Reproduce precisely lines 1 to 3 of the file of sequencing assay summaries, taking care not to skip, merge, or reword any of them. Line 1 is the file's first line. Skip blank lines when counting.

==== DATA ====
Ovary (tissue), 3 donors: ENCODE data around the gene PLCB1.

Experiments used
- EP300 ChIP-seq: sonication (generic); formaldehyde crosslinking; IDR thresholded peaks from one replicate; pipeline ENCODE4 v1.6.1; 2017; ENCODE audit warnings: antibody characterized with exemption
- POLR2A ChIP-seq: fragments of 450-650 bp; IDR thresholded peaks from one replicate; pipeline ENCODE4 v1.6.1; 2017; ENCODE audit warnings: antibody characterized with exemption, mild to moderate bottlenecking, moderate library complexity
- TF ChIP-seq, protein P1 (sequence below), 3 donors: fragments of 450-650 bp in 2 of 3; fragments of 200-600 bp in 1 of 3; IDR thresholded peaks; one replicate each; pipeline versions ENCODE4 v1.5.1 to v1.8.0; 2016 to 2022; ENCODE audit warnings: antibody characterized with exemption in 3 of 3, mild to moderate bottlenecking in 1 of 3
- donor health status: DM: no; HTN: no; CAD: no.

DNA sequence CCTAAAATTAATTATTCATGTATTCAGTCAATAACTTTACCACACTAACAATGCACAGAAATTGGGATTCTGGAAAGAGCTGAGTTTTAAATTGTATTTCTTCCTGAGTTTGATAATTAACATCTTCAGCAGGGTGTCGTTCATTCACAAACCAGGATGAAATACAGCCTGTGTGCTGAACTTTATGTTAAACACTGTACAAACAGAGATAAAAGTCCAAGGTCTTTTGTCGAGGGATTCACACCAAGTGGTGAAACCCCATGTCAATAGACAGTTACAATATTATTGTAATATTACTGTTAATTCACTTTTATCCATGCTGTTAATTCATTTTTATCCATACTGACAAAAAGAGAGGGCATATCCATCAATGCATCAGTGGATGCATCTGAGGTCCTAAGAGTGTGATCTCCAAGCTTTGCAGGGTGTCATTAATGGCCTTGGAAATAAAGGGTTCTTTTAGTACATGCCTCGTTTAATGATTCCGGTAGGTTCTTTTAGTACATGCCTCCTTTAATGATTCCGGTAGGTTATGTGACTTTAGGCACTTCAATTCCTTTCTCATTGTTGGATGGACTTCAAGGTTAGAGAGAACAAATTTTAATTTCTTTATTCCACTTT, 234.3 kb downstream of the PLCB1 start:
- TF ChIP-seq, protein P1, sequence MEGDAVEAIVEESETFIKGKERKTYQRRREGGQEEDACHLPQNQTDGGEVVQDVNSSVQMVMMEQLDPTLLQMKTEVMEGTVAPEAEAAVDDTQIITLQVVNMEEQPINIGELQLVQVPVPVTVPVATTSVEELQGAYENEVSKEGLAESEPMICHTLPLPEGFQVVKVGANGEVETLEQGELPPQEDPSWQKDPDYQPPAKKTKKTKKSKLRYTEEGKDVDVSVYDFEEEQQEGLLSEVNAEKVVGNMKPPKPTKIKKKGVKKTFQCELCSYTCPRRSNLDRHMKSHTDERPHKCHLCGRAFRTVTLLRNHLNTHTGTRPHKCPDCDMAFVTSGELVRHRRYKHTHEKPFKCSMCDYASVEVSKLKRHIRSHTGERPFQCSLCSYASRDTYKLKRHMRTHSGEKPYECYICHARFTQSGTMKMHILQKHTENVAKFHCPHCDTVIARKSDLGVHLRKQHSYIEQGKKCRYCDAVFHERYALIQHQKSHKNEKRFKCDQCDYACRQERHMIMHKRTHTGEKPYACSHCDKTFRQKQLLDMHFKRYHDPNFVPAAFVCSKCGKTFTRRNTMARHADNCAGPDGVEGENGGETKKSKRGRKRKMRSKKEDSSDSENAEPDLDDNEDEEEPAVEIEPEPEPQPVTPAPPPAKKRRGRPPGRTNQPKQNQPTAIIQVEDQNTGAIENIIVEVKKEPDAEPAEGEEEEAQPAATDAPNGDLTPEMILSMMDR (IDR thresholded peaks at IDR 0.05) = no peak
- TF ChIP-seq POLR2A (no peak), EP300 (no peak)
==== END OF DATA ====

Ovary (tissue), 3 donors: ENCODE data around the gene PLCB1.

Experiments used
- EP300 ChIP-seq: sonication (generic); formaldehyde crosslinking; IDR thresholded peaks from one replicate; pipeline ENCODE4 v1.6.1; 2017; ENCODE audit warnings: antibody characterized with exemption